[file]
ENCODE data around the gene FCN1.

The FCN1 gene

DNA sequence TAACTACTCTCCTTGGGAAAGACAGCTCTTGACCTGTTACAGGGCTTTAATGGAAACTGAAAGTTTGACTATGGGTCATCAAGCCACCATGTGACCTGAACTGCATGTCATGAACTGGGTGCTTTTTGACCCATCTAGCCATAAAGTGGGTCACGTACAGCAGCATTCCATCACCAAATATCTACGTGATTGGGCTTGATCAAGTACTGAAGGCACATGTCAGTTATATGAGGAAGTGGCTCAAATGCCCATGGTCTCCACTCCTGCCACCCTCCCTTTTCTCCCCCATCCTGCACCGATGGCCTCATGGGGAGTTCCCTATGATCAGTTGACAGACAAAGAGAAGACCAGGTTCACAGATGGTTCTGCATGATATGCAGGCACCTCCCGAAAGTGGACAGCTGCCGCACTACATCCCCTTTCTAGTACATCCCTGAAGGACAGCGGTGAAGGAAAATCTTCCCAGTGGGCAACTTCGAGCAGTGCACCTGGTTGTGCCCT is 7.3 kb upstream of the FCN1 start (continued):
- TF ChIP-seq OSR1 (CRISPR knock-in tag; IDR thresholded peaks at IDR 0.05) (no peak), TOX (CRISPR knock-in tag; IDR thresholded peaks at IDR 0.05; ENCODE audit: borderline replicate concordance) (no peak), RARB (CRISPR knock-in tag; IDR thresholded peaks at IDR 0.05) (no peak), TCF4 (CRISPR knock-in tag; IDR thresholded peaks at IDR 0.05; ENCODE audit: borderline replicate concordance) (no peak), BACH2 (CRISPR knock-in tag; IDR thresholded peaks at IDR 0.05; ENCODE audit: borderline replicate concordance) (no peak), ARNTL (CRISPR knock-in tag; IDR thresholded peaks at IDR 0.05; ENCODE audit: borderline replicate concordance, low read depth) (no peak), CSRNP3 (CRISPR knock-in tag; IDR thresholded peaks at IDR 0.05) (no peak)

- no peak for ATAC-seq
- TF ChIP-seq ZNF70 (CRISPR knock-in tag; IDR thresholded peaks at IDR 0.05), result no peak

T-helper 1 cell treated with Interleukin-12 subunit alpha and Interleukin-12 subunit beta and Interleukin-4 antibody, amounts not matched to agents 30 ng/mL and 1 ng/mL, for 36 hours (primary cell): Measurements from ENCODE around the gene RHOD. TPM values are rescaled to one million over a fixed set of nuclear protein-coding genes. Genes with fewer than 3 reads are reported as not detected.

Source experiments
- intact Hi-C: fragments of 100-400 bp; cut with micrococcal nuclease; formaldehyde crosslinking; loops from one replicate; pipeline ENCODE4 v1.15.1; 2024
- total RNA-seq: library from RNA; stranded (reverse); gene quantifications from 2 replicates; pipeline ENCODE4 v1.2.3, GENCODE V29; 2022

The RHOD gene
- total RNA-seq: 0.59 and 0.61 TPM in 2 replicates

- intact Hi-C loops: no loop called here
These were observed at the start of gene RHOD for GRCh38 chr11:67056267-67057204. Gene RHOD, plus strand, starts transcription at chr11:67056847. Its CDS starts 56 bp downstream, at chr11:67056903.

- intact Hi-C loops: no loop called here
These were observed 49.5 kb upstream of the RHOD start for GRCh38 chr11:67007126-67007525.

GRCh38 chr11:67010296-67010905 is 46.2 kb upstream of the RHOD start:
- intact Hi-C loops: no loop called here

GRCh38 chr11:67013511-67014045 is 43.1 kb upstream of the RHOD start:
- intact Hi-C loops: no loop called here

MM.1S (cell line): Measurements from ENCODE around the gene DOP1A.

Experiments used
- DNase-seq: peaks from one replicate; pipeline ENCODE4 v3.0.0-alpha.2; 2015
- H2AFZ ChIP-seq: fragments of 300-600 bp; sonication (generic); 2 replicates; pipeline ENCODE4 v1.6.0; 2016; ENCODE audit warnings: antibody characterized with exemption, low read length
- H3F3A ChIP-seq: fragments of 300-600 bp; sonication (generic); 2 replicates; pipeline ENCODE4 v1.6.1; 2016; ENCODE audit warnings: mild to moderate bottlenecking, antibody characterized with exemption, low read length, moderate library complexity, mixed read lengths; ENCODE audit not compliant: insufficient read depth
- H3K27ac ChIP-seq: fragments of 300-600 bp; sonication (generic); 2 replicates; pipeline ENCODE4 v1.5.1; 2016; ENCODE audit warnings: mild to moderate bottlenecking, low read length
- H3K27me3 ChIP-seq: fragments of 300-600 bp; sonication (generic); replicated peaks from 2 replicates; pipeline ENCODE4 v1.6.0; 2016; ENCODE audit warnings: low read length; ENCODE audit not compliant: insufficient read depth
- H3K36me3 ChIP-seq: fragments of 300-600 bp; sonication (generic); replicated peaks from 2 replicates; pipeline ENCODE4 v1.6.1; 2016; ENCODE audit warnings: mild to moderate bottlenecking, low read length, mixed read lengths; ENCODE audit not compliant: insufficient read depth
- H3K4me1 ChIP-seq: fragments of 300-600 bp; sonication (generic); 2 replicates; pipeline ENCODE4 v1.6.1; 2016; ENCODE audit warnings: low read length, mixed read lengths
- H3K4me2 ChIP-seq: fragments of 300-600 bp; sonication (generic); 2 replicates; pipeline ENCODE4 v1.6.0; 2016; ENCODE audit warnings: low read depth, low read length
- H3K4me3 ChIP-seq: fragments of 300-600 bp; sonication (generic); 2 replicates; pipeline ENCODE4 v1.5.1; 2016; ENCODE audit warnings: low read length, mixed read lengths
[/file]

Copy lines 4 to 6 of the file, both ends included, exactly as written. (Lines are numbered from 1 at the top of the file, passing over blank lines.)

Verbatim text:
- TF ChIP-seq OSR1 (CRISPR knock-in tag; IDR thresholded peaks at IDR 0.05) (no peak), TOX (CRISPR knock-in tag; IDR thresholded peaks at IDR 0.05; ENCODE audit: borderline replicate concordance) (no peak), RARB (CRISPR knock-in tag; IDR thresholded peaks at IDR 0.05) (no peak), TCF4 (CRISPR knock-in tag; IDR thresholded peaks at IDR 0.05; ENCODE audit: borderline replicate concordance) (no peak), BACH2 (CRISPR knock-in tag; IDR thresholded peaks at IDR 0.05; ENCODE audit: borderline replicate concordance) (no peak), ARNTL (CRISPR knock-in tag; IDR thresholded peaks at IDR 0.05; ENCODE audit: borderline replicate concordance, low read depth) (no peak), CSRNP3 (CRISPR knock-in tag; IDR thresholded peaks at IDR 0.05) (no peak)

- no peak for ATAC-seq
- TF ChIP-seq ZNF70 (CRISPR knock-in tag; IDR thresholded peaks at IDR 0.05), result no peak